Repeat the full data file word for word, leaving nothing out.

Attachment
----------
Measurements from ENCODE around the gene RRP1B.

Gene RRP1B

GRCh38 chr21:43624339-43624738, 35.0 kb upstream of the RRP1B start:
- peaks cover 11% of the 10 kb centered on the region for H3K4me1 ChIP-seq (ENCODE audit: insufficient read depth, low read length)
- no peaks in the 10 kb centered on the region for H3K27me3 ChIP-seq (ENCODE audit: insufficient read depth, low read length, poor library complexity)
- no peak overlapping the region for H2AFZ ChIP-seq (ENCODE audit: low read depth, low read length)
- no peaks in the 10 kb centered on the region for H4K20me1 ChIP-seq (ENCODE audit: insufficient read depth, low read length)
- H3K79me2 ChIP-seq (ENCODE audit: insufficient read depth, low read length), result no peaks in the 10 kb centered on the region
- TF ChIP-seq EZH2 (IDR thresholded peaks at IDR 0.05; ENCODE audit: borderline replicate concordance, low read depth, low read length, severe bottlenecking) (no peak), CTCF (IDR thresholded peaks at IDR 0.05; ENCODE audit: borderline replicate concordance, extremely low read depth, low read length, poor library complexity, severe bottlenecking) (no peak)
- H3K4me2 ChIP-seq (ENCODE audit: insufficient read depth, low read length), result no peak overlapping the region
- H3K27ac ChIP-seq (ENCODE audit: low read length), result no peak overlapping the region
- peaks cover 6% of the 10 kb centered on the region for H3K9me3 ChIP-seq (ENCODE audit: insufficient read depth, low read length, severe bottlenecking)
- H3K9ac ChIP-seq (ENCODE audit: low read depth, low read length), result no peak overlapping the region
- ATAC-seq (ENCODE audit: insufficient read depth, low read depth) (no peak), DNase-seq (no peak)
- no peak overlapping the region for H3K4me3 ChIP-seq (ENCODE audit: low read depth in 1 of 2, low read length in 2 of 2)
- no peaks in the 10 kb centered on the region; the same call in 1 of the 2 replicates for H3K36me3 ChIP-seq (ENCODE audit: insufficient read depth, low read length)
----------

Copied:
Measurements from ENCODE around the gene RRP1B.

Gene RRP1B

GRCh38 chr21:43624339-43624738, 35.0 kb upstream of the RRP1B start:
- peaks cover 11% of the 10 kb centered on the region for H3K4me1 ChIP-seq (ENCODE audit: insufficient read depth, low read length)
- no peaks in the 10 kb centered on the region for H3K27me3 ChIP-seq (ENCODE audit: insufficient read depth, low read length, poor library complexity)
- no peak overlapping the region for H2AFZ ChIP-seq (ENCODE audit: low read depth, low read length)
- no peaks in the 10 kb centered on the region for H4K20me1 ChIP-seq (ENCODE audit: insufficient read depth, low read length)
- H3K79me2 ChIP-seq (ENCODE audit: insufficient read depth, low read length), result no peaks in the 10 kb centered on the region
- TF ChIP-seq EZH2 (IDR thresholded peaks at IDR 0.05; ENCODE audit: borderline replicate concordance, low read depth, low read length, severe bottlenecking) (no peak), CTCF (IDR thresholded peaks at IDR 0.05; ENCODE audit: borderline replicate concordance, extremely low read depth, low read length, poor library complexity, severe bottlenecking) (no peak)
- H3K4me2 ChIP-seq (ENCODE audit: insufficient read depth, low read length), result no peak overlapping the region
- H3K27ac ChIP-seq (ENCODE audit: low read length), result no peak overlapping the region
- peaks cover 6% of the 10 kb centered on the region for H3K9me3 ChIP-seq (ENCODE audit: insufficient read depth, low read length, severe bottlenecking)
- H3K9ac ChIP-seq (ENCODE audit: low read depth, low read length), result no peak overlapping the region
- ATAC-seq (ENCODE audit: insufficient read depth, low read depth) (no peak), DNase-seq (no peak)
- no peak overlapping the region for H3K4me3 ChIP-seq (ENCODE audit: low read depth in 1 of 2, low read length in 2 of 2)
- no peaks in the 10 kb centered on the region; the same call in 1 of the 2 replicates for H3K36me3 ChIP-seq (ENCODE audit: insufficient read depth, low read length)